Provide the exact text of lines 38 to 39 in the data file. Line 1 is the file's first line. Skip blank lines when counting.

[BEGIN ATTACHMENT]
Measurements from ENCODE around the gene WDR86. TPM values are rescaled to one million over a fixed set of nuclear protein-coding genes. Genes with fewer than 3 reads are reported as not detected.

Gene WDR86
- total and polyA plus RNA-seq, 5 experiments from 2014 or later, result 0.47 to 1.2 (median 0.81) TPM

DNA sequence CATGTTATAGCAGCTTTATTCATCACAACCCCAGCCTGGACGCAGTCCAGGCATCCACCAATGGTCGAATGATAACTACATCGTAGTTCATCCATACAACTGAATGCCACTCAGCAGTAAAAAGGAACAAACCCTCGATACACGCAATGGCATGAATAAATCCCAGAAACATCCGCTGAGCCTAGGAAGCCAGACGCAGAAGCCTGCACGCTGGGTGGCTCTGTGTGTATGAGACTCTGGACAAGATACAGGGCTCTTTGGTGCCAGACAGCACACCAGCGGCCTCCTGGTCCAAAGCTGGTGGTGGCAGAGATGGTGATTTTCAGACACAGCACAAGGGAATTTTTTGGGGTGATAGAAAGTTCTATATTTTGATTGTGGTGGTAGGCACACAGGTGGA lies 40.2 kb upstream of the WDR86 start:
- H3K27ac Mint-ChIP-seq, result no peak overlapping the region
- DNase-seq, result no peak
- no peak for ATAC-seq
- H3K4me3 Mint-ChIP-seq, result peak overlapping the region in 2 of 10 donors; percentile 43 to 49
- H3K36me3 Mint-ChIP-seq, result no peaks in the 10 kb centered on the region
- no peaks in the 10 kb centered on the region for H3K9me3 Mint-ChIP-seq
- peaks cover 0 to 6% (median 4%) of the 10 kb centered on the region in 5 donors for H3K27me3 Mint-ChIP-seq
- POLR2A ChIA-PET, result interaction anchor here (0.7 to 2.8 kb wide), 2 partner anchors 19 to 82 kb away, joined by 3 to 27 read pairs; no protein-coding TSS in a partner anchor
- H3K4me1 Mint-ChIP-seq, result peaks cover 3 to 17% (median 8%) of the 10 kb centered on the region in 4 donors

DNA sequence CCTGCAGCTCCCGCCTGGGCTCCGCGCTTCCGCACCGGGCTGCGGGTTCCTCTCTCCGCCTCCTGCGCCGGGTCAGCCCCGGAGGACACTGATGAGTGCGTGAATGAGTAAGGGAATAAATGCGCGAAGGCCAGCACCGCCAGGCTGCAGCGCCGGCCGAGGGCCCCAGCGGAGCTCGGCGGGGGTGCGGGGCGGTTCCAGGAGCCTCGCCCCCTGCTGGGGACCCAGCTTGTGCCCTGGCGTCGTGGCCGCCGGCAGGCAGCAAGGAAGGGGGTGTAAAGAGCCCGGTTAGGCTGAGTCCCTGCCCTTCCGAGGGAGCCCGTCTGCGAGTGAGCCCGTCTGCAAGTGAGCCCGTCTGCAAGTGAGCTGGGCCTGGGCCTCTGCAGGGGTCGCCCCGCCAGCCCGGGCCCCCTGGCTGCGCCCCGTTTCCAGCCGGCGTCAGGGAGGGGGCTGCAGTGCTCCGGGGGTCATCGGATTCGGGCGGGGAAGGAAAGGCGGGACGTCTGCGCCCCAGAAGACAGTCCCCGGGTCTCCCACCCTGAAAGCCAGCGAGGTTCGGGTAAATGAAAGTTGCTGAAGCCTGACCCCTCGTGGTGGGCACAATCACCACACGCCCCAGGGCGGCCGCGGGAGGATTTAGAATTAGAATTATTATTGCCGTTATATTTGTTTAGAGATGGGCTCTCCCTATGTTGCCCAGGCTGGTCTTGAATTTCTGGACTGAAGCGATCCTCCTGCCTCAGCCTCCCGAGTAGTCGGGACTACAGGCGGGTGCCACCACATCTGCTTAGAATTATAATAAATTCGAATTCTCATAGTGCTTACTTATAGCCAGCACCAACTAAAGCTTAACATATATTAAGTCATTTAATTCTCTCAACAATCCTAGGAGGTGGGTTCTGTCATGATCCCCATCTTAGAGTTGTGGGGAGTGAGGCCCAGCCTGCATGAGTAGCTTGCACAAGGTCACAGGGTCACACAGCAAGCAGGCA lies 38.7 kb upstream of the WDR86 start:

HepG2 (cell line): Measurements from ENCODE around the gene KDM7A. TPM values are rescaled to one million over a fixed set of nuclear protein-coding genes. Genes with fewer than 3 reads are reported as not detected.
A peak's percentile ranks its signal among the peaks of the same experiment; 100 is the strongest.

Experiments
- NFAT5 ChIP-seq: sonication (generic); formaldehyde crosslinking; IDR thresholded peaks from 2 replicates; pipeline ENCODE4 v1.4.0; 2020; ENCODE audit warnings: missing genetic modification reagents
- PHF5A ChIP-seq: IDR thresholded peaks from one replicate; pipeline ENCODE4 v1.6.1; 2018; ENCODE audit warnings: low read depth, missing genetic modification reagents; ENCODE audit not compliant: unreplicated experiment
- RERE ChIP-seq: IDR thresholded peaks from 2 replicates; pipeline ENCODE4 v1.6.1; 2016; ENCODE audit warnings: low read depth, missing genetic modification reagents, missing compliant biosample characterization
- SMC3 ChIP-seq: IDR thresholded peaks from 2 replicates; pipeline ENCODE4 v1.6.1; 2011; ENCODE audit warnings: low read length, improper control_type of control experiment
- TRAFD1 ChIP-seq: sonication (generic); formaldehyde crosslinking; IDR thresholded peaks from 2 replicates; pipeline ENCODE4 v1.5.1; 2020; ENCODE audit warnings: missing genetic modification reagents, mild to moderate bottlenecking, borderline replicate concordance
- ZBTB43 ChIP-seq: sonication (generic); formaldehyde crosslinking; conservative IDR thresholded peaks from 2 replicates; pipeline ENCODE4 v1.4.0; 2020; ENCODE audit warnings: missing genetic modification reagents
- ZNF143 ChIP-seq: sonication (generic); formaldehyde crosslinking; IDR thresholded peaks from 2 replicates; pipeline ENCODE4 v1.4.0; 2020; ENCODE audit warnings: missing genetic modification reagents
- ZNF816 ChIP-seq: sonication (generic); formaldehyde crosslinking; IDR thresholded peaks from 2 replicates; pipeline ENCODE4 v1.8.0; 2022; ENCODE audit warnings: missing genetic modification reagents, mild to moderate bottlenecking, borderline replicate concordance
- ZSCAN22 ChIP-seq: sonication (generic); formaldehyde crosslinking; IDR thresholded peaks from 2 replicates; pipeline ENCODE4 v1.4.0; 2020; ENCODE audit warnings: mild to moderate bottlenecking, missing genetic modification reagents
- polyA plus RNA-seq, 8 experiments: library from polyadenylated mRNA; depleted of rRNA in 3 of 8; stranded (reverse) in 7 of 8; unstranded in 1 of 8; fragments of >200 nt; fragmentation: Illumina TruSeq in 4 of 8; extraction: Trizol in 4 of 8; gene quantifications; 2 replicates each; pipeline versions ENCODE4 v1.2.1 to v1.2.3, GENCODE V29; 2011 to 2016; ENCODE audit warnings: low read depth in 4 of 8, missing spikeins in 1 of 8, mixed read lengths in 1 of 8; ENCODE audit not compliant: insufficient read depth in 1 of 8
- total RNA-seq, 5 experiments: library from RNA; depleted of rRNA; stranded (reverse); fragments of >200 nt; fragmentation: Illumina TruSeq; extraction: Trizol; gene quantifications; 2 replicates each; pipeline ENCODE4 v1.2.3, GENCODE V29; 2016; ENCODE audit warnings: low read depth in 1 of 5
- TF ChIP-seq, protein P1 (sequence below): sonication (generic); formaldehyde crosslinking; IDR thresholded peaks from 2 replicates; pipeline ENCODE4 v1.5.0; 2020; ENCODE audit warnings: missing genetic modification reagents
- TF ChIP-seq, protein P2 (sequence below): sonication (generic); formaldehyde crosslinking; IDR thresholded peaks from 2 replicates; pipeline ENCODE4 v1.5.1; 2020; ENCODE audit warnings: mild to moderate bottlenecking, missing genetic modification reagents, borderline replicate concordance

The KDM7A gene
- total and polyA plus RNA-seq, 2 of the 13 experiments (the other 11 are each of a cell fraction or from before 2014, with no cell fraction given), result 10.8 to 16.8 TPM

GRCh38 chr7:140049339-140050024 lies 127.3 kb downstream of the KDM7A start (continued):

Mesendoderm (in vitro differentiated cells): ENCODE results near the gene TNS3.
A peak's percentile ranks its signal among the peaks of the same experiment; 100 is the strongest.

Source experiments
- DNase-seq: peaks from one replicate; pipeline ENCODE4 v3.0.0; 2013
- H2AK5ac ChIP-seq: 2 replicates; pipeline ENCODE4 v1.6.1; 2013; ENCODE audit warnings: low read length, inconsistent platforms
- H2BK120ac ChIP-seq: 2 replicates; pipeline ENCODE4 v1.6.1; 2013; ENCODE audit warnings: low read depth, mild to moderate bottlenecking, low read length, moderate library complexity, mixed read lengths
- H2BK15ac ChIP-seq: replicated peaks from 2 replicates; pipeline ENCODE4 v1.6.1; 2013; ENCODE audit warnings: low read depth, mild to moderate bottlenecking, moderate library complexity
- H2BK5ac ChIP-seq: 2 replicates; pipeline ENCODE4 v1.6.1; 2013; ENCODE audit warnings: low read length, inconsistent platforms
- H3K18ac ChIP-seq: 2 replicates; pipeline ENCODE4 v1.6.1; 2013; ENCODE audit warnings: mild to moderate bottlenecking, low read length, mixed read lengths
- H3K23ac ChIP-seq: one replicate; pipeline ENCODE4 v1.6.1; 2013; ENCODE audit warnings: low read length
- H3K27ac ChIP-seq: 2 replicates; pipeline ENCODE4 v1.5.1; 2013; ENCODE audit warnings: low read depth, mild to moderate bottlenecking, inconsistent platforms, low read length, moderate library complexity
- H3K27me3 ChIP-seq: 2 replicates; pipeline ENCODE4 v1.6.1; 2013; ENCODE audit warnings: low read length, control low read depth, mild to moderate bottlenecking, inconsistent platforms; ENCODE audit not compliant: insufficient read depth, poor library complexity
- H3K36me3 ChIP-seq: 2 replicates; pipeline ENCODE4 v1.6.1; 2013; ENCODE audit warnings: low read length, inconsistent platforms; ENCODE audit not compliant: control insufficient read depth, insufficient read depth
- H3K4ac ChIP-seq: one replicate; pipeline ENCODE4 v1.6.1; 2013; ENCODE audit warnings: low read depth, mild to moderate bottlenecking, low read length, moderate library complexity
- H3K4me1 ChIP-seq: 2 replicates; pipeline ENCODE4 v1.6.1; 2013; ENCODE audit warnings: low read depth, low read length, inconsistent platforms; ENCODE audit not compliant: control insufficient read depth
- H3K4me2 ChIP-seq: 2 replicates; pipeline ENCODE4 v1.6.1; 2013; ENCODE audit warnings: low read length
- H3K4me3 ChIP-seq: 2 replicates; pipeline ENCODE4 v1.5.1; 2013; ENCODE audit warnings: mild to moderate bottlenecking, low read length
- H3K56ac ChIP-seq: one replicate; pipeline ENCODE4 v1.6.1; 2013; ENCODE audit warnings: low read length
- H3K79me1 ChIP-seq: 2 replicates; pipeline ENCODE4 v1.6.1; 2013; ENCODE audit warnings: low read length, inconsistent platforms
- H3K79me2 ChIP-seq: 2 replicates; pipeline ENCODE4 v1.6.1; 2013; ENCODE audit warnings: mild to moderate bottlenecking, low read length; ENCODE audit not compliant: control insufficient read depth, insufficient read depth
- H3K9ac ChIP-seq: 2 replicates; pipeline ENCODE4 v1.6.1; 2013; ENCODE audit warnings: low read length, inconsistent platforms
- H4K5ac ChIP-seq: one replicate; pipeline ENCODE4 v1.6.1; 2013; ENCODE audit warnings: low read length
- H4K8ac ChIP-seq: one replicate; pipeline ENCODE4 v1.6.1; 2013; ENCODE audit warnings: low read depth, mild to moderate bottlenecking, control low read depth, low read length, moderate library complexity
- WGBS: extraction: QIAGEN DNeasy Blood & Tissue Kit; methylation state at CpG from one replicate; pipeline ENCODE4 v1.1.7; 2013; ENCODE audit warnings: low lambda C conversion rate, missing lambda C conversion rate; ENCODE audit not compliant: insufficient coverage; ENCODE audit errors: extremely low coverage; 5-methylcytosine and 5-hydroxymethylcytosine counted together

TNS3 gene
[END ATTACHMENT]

- H2AK5ac ChIP-seq: 2 replicates; pipeline ENCODE4 v1.6.1; 2013; ENCODE audit warnings: low read length, inconsistent platforms
- H2BK120ac ChIP-seq: 2 replicates; pipeline ENCODE4 v1.6.1; 2013; ENCODE audit warnings: low read depth, mild to moderate bottlenecking, low read length, moderate library complexity, mixed read lengths